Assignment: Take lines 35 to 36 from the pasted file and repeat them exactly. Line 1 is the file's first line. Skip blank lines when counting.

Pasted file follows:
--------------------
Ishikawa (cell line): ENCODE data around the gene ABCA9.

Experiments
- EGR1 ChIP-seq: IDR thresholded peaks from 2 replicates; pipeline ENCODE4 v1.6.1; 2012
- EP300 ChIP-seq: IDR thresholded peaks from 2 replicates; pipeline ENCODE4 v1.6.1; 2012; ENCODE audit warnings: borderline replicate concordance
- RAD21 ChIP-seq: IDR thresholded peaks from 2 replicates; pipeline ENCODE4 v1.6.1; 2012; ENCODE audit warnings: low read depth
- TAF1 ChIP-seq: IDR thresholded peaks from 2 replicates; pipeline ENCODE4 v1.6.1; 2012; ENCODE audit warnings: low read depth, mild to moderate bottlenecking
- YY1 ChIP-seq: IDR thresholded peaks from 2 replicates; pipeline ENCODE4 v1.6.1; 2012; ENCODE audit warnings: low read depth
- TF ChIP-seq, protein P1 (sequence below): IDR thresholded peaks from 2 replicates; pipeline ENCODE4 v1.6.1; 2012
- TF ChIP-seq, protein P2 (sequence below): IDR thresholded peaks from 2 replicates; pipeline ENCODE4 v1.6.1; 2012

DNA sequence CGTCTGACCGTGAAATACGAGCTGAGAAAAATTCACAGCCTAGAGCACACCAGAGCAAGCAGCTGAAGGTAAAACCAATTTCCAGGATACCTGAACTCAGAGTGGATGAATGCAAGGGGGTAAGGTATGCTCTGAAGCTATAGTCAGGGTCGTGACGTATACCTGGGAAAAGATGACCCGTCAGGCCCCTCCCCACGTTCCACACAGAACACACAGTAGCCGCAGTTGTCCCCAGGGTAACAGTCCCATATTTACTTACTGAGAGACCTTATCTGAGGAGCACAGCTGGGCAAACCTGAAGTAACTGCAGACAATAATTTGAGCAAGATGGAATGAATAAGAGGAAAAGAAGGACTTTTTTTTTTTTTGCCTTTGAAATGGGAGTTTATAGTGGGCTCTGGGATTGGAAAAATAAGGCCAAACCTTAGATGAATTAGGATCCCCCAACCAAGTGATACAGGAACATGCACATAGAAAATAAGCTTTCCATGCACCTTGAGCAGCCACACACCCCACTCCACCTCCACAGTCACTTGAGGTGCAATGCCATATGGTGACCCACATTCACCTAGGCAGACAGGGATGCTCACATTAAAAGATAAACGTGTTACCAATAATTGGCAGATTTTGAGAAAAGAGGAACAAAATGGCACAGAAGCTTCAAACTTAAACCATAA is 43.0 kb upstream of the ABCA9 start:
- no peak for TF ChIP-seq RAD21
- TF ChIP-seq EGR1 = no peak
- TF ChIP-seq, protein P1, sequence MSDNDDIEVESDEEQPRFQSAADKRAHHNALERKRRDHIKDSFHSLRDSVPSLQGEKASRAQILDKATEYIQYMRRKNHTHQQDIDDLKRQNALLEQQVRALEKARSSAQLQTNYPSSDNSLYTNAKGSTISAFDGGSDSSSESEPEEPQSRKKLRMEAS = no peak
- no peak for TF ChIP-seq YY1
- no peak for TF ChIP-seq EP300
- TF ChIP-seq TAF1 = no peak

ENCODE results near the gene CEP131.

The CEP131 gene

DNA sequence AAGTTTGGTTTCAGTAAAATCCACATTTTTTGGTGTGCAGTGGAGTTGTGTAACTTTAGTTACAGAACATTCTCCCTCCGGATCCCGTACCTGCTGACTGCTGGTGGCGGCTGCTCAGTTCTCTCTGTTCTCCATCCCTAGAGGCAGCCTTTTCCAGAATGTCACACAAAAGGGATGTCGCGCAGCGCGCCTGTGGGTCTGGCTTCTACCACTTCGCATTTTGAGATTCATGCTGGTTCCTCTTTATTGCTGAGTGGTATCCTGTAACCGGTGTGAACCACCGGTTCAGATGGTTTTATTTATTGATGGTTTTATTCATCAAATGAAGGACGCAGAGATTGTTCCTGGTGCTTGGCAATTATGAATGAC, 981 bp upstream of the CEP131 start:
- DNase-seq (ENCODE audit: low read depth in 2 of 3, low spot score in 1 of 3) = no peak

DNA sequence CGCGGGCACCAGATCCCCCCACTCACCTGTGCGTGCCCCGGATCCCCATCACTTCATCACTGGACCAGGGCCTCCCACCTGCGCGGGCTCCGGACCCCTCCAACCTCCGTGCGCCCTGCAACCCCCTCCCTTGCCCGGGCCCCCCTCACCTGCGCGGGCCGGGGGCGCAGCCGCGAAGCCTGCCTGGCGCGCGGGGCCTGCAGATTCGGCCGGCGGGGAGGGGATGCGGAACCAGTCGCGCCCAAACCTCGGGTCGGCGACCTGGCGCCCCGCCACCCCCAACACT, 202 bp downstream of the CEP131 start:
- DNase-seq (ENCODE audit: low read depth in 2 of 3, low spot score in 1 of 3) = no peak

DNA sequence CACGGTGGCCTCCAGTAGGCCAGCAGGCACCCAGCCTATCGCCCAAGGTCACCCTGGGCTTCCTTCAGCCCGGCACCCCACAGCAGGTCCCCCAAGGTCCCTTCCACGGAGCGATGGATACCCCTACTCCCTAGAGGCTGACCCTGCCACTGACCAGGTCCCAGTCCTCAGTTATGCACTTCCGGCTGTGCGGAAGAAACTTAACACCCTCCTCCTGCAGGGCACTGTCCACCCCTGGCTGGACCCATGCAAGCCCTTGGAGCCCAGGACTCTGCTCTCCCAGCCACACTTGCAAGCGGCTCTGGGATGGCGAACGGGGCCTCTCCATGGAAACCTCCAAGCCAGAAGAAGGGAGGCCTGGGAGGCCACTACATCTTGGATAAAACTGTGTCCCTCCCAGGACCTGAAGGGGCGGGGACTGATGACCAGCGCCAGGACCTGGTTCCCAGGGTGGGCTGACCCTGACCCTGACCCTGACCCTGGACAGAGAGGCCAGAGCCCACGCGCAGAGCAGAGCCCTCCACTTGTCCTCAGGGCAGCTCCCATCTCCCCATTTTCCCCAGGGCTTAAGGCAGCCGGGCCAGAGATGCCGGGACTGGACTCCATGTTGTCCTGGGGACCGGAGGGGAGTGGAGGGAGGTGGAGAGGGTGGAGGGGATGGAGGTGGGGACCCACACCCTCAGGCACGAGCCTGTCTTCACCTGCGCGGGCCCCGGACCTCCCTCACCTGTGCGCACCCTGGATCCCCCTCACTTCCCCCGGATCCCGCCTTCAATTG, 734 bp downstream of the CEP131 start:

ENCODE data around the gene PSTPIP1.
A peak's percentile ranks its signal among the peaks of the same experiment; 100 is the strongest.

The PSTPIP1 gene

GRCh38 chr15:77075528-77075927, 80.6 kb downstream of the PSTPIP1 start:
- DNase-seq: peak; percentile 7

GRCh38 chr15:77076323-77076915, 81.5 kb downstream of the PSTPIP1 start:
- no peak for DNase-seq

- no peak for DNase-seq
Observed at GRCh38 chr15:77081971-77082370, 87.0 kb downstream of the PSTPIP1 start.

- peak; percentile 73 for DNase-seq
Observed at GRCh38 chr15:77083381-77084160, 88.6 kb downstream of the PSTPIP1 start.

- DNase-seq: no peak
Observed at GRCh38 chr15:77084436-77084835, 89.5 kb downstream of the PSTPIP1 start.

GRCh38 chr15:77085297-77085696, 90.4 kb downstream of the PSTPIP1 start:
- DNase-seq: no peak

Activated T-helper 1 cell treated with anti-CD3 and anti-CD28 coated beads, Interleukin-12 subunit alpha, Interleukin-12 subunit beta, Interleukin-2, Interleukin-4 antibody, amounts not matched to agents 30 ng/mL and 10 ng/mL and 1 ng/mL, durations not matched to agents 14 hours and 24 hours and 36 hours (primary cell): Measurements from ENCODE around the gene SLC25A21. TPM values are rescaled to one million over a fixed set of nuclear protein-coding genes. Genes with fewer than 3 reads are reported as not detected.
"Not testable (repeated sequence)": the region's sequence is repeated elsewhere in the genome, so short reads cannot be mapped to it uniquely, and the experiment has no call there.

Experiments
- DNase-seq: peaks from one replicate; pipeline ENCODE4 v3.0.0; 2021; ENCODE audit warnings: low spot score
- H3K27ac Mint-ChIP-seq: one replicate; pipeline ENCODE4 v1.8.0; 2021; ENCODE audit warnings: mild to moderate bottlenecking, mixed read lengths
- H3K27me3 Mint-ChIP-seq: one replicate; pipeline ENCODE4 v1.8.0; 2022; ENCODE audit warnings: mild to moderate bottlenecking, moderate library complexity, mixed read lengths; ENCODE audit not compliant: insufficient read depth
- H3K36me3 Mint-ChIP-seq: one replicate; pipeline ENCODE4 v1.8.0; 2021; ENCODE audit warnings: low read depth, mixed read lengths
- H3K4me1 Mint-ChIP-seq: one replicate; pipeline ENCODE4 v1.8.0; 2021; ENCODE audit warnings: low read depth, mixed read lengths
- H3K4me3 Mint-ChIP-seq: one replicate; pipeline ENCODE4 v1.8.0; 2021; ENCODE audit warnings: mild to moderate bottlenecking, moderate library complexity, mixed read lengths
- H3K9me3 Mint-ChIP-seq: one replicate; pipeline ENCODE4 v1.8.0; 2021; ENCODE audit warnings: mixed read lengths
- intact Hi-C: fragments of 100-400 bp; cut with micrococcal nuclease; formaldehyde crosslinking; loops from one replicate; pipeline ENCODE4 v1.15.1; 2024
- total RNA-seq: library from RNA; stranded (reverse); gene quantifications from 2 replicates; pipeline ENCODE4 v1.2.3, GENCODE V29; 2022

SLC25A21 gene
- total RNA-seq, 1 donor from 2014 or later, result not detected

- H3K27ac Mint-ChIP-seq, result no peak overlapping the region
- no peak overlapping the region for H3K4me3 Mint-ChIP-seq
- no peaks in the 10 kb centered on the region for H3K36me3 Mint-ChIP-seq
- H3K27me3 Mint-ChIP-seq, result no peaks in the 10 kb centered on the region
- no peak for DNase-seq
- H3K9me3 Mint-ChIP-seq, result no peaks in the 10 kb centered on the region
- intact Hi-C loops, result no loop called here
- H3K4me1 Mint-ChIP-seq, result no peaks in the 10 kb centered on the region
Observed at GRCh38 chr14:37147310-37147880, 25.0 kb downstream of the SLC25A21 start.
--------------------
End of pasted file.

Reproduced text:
- DNase-seq: no peak
Observed at GRCh38 chr15:77084436-77084835, 89.5 kb downstream of the PSTPIP1 start.